God accepted the offering of Abel, but rejected Cain's. Angered by this rejection, Cain killed his brother, for which he was subjected to a double curse: The ground would no longer yield to him its wealth, and he was condemned to be a fugitive and a vagabond for the rest of his life.
God put a mark on Cain, so that no one who would come upon him would kill him. Cain settled in the land of Nod, east of Eden. Cain established a city and named it after his son Enoch (Genesis 4:1–17).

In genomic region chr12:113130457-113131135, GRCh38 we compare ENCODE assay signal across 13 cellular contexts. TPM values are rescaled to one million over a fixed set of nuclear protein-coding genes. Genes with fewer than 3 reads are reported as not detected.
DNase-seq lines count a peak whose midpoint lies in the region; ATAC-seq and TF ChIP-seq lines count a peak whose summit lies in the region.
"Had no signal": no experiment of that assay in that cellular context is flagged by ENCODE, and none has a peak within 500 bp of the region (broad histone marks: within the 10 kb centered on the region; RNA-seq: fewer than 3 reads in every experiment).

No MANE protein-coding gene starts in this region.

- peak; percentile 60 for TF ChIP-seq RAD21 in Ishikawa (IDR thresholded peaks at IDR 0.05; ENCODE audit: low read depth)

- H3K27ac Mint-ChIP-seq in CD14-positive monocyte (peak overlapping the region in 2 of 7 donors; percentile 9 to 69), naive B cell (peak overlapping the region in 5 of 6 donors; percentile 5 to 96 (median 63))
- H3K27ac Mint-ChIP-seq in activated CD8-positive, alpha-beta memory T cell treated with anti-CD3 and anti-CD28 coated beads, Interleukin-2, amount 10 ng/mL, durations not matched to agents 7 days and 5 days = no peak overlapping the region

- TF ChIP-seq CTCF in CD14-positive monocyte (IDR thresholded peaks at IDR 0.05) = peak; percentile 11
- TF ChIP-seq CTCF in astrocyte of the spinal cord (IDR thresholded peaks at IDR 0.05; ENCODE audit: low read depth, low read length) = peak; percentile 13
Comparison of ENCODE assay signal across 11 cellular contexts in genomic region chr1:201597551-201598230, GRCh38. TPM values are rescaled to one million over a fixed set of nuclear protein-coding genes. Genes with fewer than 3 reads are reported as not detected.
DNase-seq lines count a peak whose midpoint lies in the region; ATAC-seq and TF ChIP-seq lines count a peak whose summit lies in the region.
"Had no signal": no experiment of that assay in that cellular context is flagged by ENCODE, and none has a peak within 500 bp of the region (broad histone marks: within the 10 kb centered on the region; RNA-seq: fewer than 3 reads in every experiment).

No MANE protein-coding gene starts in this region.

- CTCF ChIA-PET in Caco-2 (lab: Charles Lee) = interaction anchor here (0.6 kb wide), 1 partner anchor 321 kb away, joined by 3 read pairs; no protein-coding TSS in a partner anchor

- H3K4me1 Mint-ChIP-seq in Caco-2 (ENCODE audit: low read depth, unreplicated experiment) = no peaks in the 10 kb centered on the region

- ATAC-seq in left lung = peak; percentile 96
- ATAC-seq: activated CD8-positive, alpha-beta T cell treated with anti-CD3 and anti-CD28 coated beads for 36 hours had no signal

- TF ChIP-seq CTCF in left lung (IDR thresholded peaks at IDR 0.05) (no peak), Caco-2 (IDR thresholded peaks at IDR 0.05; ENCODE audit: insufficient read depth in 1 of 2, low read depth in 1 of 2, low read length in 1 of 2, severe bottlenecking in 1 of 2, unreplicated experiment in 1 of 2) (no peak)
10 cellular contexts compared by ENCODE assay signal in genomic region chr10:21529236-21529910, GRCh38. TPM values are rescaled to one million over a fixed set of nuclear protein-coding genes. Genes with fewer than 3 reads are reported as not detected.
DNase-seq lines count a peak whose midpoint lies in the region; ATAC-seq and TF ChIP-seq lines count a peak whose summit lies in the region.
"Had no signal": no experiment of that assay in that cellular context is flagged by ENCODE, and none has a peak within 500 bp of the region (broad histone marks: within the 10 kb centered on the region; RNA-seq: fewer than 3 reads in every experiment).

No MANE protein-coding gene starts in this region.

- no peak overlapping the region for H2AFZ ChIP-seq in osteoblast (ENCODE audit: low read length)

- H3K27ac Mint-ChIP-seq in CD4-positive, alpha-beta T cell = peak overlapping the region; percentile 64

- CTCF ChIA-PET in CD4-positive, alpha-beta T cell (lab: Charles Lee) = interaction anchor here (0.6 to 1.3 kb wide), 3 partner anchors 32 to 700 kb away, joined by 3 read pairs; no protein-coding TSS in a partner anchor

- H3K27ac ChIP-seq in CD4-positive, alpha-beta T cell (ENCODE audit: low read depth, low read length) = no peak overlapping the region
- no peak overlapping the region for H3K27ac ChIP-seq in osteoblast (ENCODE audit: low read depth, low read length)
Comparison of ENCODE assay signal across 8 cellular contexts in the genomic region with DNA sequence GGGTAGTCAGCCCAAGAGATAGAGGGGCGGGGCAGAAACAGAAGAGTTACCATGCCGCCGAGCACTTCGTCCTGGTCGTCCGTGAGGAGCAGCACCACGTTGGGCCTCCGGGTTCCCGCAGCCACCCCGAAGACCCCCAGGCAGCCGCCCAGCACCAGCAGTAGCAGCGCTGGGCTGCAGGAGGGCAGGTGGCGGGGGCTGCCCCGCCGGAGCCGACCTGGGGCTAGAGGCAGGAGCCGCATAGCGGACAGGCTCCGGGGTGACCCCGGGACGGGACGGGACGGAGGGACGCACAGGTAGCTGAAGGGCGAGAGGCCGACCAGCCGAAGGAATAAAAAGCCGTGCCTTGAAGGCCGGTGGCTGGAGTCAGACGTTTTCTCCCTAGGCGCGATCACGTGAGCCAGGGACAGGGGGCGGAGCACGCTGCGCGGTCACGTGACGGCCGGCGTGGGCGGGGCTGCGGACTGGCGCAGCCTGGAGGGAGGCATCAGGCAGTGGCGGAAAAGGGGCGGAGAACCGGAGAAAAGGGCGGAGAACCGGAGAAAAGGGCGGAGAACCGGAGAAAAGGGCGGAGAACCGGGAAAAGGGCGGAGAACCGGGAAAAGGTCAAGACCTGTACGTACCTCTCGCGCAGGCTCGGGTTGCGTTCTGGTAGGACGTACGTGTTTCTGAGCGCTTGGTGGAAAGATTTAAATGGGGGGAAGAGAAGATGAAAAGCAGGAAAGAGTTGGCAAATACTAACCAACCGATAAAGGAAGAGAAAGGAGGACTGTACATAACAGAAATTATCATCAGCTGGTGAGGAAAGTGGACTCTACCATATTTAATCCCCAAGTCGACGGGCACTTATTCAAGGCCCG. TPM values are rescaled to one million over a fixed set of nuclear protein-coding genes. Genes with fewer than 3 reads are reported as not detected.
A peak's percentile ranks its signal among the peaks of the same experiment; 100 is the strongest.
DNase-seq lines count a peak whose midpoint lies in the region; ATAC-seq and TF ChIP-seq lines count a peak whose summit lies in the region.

In the New Testament, Cain is seen as the opponent of his righteous brother Abel (Hebrews 11:4), as a symbol for an evil way of living (Jude, verse 11), and as someone whose works were wicked (1 John 3:12).
The famous saying "Am I my brother's keeper?" is said by Cain when the Lord asked him "Where is your brother Abel?" (Genesis 4:9).